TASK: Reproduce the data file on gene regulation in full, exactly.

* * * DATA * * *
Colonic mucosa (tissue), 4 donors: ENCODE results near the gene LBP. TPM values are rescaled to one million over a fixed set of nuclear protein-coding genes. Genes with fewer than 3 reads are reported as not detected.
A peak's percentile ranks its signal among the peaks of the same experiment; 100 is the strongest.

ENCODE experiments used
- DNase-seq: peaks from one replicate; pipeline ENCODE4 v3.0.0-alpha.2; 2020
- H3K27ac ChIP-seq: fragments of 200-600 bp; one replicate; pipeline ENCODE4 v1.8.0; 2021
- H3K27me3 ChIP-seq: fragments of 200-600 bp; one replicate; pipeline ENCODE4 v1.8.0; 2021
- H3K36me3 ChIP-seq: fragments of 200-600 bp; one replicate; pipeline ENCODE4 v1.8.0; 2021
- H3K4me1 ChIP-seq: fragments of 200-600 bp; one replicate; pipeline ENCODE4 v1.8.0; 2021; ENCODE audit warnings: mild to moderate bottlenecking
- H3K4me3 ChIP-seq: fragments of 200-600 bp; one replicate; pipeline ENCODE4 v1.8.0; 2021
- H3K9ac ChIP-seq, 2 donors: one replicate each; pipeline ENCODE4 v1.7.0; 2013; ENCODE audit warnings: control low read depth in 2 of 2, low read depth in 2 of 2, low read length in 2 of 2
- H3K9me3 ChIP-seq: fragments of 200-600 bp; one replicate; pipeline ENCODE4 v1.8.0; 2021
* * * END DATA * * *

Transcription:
Colonic mucosa (tissue), 4 donors: ENCODE results near the gene LBP. TPM values are rescaled to one million over a fixed set of nuclear protein-coding genes. Genes with fewer than 3 reads are reported as not detected.
A peak's percentile ranks its signal among the peaks of the same experiment; 100 is the strongest.

ENCODE experiments used
- DNase-seq: peaks from one replicate; pipeline ENCODE4 v3.0.0-alpha.2; 2020
- H3K27ac ChIP-seq: fragments of 200-600 bp; one replicate; pipeline ENCODE4 v1.8.0; 2021
- H3K27me3 ChIP-seq: fragments of 200-600 bp; one replicate; pipeline ENCODE4 v1.8.0; 2021
- H3K36me3 ChIP-seq: fragments of 200-600 bp; one replicate; pipeline ENCODE4 v1.8.0; 2021
- H3K4me1 ChIP-seq: fragments of 200-600 bp; one replicate; pipeline ENCODE4 v1.8.0; 2021; ENCODE audit warnings: mild to moderate bottlenecking
- H3K4me3 ChIP-seq: fragments of 200-600 bp; one replicate; pipeline ENCODE4 v1.8.0; 2021
- H3K9ac ChIP-seq, 2 donors: one replicate each; pipeline ENCODE4 v1.7.0; 2013; ENCODE audit warnings: control low read depth in 2 of 2, low read depth in 2 of 2, low read length in 2 of 2
- H3K9me3 ChIP-seq: fragments of 200-600 bp; one replicate; pipeline ENCODE4 v1.8.0; 2021